FAA: Inspectors on Boeing Max planes are properly trained

The acting head of the Federal Aviation Administration is telling a senator that safety inspectors who certified the Boeing 737 Max jet are properly trained.

In a letter to the chairman of the Senate Commerce Committee, Daniel Elwell says members of the Flight Standardization Board that evaluated the Max are fully qualified for their jobs.

Committee Chairman Roger Wicker wrote in a letter to Elwell that whistleblowers had told senators the inspectors didn't have all the training required by the agency.

The FAA's certification of the Max is under scrutiny after two crashes in Indonesia and Ethiopia that killed a total of 346 people. Investigators are looking at anti-stall software that can automatically point the planes' nose down as a possible cause.

Critics say the FAA's practice of allowing Boeing employees to do inspections on behalf of the agency creates a cozy relationship that raises conflicts of interest. FAA officials review the inspections that are done by company employees.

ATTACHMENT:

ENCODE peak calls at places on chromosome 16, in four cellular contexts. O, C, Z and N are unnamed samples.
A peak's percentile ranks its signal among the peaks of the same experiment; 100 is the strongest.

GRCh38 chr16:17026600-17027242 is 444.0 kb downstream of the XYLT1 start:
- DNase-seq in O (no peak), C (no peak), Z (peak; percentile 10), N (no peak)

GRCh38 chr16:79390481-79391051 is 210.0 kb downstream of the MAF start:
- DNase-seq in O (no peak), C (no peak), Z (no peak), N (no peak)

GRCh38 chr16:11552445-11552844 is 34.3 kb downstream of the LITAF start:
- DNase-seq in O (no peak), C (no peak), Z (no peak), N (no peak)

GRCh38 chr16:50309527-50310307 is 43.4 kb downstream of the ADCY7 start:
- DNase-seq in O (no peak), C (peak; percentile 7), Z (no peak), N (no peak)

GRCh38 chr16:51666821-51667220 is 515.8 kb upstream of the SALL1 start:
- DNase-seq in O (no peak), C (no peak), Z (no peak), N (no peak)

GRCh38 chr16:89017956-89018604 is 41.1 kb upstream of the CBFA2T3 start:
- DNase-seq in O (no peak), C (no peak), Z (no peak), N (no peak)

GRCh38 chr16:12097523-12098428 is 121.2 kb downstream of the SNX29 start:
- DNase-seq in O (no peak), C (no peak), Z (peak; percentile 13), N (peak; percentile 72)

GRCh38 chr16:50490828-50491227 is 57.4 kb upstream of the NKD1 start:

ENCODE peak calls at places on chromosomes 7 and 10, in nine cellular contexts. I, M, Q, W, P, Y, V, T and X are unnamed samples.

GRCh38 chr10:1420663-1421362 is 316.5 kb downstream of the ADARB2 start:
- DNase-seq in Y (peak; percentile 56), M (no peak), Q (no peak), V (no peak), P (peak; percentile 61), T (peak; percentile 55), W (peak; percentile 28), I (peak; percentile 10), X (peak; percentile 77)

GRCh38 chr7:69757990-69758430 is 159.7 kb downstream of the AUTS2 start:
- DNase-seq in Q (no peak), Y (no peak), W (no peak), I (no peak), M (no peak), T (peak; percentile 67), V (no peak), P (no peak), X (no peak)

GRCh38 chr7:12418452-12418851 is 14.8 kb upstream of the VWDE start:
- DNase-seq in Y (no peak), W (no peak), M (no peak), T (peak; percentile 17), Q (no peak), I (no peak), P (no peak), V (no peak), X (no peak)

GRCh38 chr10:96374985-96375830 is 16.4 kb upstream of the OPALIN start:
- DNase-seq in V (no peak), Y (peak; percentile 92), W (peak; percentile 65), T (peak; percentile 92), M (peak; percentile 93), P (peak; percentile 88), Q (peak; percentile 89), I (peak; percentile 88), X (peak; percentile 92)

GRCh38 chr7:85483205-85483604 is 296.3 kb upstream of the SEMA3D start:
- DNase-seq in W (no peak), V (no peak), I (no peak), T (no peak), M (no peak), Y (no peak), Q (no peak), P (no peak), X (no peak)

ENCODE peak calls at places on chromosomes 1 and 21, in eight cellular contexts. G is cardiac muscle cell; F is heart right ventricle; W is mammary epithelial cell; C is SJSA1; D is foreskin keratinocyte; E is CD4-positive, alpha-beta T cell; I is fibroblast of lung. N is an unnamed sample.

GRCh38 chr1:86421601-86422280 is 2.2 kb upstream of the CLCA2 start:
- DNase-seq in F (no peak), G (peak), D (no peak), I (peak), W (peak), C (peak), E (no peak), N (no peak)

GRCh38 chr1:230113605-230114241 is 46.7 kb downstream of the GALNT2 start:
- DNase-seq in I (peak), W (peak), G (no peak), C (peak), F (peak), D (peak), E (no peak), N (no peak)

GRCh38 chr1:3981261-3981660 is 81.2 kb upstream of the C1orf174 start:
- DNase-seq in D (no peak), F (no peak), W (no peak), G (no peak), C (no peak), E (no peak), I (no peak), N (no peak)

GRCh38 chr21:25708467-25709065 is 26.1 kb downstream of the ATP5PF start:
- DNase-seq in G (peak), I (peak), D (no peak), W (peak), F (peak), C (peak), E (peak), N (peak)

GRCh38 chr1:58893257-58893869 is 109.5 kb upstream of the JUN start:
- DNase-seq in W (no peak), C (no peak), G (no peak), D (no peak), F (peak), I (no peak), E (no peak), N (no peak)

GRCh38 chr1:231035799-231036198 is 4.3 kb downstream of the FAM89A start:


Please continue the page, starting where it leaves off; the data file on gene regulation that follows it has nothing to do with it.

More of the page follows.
Elwell's response, released Friday, said the agency received a complaint from one of its inspectors last November alleging that some inspectors didn't have required training. But an investigation found that the inspector was referring to a different group of inspectors in the Aircraft Evaluation Group.

The inspector's concerns about that group were substantiated by the investigation and "will be remedied as soon as possible," Elwell wrote. A manager who retaliated against the inspector who reported the problems no longer works at the agency, the letter said.

The FAA will have a full response to Wicker's letter, but Elwell wrote that he wanted to provide an initial response about the Max inspectors.